California court rules school districts can't impose own COVID-19 vaccine mandates
Students who did not receive a vaccine would have to opt for independent study.
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A California appeals court ruled this week that individual school districts cannot impose their own COVID-19 student vaccine mandates.
The 4th District Court of Appeal on Tuesday upheld a lower court decision affirming that the authority to regulate vaccine requirements in public schools wrests solely with state lawmakers and that there was "no room for each of the over 1,000 individual school districts to impose a patchwork of additional vaccine mandates."
The San Diego Unified School District in 2021, adopted a "Vaccine Roadmap" that would have required students aged 16 or older to receive a COVID-19 vaccine to attend classes in person, which prompted a legal challenge from anti-mandate advocacy group Let Them Choose.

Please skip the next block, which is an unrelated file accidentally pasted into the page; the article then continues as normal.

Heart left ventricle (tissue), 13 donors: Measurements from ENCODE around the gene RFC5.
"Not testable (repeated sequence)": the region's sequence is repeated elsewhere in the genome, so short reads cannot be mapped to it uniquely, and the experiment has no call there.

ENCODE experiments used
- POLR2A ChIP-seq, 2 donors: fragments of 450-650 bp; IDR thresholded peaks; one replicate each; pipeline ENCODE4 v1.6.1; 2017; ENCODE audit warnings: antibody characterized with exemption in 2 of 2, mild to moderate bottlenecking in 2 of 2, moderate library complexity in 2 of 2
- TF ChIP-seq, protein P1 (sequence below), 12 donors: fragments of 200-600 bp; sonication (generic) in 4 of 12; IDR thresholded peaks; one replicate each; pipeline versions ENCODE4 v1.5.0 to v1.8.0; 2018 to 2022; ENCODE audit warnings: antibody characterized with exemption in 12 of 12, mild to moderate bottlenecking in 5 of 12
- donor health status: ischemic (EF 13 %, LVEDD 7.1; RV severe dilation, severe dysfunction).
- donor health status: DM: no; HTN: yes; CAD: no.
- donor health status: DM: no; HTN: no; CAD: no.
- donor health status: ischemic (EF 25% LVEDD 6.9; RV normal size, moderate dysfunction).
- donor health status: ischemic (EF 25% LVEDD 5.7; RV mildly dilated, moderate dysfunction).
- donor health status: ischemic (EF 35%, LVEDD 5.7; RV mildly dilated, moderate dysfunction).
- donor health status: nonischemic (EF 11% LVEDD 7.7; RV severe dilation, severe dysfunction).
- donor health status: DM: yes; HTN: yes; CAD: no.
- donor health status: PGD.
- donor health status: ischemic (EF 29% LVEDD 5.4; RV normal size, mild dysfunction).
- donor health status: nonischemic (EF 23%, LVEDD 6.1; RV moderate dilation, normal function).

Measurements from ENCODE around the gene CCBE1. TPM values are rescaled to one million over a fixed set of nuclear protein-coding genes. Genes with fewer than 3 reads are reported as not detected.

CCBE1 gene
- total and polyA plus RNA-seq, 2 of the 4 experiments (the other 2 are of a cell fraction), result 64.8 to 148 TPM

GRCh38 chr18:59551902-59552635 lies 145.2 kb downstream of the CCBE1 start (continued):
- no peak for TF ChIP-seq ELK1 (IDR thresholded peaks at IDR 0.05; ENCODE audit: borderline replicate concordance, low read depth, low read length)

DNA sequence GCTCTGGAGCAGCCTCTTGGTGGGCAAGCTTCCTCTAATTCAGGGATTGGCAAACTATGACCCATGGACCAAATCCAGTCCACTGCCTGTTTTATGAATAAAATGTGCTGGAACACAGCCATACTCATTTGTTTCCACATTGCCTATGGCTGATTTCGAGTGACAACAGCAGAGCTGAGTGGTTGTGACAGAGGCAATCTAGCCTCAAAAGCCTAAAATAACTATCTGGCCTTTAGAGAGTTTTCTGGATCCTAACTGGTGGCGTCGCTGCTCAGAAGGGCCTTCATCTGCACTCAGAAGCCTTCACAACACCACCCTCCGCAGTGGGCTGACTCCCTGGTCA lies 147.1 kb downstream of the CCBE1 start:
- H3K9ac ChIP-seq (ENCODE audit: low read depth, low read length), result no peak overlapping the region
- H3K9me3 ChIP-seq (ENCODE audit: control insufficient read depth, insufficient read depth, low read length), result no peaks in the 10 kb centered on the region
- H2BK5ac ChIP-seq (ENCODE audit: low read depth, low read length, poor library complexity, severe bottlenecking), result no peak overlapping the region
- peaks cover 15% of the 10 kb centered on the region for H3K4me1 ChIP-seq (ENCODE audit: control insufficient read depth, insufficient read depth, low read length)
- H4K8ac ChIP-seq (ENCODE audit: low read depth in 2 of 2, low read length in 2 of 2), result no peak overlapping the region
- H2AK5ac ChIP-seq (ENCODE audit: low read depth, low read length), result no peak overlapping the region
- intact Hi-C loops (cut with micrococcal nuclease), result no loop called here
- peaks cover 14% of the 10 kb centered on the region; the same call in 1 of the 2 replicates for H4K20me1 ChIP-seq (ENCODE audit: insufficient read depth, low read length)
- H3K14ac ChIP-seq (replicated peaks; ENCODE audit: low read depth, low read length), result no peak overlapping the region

Students who did not receive a vaccine would have to opt for independent study. The district had argued that the policy was not, in effect, a vaccine mandate, but rather it merely allowed students the choice of getting vaccinated and pursuing different approaches to their education in light of said decision.
The court called that argument "strained" and contended that families in the district likely saw little option but to get vaccinated in light of the policy.
"We doubt that students and their parents perceive a real choice," the court wrote. "For some, independent study would likely be a step backwards. According to the State Department of Education, independent study 'may not be the right option for every pupil who is not thriving in a regular classroom setting."